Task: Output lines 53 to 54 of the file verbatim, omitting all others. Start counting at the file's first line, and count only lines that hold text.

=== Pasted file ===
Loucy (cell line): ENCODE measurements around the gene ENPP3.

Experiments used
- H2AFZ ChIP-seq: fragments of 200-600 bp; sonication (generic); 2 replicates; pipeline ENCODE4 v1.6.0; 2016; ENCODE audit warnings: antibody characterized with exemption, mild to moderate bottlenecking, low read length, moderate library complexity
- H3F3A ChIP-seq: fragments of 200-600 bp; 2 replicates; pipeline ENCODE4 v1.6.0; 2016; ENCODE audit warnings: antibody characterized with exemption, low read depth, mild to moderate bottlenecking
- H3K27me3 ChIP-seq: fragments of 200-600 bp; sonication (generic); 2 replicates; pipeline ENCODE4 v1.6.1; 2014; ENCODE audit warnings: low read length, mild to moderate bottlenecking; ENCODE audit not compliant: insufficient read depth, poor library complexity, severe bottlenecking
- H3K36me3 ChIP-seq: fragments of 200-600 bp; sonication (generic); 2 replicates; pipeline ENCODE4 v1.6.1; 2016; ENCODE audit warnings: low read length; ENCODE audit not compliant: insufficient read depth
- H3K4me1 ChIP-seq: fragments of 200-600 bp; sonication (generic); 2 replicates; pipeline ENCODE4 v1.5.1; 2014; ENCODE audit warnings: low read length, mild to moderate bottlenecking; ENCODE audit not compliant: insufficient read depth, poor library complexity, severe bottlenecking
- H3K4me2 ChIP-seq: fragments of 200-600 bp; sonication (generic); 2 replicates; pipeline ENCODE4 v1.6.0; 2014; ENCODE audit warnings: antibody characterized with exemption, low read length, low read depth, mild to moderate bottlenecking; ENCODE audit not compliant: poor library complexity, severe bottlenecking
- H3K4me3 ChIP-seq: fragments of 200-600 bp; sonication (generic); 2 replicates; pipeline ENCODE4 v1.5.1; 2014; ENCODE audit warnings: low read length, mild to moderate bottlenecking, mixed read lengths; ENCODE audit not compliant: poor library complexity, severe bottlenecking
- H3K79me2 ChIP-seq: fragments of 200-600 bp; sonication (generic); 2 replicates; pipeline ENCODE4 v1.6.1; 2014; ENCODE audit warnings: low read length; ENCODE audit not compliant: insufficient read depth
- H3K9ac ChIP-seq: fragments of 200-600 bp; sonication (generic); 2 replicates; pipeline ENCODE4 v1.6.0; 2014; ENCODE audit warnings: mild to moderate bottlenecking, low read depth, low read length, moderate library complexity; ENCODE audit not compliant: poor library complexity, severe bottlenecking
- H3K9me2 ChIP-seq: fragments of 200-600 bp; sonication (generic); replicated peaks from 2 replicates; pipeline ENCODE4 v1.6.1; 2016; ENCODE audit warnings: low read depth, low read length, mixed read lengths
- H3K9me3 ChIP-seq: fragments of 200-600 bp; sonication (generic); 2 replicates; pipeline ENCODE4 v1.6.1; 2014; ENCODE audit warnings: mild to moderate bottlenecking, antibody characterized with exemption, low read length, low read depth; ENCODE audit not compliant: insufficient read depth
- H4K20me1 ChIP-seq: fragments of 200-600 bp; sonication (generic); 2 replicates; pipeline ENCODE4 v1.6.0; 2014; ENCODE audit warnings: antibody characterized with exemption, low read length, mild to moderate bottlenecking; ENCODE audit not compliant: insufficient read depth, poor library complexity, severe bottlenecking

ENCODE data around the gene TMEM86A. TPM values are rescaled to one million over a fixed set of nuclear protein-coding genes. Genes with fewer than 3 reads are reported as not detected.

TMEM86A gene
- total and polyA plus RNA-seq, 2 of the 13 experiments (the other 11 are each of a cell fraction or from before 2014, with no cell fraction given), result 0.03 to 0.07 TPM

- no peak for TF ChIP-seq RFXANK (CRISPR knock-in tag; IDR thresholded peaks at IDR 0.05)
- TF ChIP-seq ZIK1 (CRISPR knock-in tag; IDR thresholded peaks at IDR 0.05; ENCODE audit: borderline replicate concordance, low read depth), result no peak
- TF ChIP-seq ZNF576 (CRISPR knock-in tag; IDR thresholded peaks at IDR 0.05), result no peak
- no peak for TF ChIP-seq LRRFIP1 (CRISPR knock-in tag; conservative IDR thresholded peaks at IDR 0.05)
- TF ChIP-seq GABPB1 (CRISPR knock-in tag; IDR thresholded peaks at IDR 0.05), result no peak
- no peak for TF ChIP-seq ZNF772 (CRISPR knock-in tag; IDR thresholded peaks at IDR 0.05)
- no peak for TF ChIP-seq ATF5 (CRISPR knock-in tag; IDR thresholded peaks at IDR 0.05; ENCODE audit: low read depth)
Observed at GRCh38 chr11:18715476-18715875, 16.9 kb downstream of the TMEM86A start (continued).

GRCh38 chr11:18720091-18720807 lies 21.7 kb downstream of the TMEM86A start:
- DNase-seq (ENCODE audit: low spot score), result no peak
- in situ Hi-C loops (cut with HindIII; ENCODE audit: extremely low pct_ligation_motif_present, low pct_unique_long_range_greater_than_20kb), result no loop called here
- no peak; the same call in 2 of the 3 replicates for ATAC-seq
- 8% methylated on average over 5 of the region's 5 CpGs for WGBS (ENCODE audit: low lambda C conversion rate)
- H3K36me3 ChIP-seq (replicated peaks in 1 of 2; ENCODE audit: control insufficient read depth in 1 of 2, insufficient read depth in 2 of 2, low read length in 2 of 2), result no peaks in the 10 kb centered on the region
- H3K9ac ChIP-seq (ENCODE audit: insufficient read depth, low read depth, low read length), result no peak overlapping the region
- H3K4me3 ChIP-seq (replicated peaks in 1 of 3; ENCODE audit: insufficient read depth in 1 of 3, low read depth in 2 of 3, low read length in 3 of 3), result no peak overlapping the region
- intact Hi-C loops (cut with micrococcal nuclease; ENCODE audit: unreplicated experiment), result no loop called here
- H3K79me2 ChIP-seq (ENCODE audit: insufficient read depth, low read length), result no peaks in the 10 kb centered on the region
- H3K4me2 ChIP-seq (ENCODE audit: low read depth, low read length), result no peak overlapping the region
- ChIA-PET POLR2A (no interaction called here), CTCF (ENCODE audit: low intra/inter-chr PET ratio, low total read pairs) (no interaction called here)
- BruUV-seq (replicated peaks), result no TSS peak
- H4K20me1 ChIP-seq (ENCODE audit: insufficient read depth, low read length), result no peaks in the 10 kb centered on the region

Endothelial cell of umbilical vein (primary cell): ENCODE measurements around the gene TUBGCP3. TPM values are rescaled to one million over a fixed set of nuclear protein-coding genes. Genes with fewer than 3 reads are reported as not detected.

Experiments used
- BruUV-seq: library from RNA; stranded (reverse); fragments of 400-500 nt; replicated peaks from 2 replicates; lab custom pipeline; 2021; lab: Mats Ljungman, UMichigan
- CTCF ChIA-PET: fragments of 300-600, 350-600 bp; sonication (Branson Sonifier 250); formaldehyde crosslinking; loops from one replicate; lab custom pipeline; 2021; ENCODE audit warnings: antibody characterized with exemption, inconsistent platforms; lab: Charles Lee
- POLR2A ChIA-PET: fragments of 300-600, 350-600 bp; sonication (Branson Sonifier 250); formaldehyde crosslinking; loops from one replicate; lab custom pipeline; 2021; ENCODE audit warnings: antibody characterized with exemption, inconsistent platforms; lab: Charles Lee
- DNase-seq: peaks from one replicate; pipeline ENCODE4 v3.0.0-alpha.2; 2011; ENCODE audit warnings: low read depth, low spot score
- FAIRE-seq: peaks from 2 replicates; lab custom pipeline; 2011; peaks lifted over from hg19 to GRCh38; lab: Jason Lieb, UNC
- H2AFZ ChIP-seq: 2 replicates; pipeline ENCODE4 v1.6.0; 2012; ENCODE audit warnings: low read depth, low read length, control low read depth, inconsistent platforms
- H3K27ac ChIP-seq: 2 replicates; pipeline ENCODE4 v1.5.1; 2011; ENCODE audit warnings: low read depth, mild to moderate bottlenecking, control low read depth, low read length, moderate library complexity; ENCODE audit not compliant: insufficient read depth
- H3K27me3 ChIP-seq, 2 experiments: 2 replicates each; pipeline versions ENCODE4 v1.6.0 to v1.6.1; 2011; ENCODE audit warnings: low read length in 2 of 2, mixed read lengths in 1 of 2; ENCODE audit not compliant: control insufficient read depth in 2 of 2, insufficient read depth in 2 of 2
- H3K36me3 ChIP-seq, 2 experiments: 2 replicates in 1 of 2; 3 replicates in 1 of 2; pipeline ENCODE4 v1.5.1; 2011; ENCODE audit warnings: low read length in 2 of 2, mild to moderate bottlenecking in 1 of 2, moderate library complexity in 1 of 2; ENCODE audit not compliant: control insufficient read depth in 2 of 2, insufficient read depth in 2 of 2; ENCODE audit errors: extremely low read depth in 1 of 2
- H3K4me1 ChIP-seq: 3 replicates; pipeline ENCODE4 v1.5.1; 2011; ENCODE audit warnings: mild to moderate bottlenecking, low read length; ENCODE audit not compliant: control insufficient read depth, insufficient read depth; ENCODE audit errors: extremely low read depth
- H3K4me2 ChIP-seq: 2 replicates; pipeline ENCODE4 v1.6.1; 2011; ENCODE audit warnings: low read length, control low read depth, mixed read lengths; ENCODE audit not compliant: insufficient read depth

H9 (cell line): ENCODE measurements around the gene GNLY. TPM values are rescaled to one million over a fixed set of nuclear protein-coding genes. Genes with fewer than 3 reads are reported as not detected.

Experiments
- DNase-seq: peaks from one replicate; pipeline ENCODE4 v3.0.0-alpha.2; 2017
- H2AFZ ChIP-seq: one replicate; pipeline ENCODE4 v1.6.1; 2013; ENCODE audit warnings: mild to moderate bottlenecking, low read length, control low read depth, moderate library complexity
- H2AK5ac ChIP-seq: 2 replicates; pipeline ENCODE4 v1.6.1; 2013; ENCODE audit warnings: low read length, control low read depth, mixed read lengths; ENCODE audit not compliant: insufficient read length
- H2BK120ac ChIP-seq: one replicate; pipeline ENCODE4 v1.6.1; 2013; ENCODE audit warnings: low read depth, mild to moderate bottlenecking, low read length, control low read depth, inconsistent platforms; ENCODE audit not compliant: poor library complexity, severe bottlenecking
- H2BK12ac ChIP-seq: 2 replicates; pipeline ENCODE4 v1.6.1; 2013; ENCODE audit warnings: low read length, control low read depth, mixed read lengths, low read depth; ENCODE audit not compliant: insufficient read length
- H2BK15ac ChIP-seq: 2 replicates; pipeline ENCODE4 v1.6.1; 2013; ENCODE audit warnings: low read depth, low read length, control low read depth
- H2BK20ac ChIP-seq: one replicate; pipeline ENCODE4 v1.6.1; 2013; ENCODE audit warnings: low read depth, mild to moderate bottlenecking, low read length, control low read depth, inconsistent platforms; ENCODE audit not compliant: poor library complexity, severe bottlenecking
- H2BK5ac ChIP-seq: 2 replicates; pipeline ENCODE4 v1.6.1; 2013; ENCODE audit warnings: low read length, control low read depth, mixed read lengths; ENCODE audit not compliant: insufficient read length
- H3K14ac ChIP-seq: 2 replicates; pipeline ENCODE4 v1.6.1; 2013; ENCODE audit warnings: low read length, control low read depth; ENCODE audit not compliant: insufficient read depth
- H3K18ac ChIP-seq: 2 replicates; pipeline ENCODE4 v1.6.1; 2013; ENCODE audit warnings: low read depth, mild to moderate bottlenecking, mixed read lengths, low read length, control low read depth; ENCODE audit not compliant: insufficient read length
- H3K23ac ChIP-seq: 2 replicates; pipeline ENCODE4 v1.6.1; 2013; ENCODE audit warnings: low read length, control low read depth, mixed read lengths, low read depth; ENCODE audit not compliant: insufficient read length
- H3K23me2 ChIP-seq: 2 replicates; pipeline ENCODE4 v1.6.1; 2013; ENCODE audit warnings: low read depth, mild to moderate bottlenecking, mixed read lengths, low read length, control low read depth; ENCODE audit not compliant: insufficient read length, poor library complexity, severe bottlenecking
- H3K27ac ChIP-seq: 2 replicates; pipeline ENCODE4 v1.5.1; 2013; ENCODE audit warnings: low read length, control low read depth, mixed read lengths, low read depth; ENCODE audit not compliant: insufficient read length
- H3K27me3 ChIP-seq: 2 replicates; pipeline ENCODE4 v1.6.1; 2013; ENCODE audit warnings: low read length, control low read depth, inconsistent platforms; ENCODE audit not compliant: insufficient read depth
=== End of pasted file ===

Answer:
H9 (cell line): ENCODE measurements around the gene GNLY. TPM values are rescaled to one million over a fixed set of nuclear protein-coding genes. Genes with fewer than 3 reads are reported as not detected.

Experiments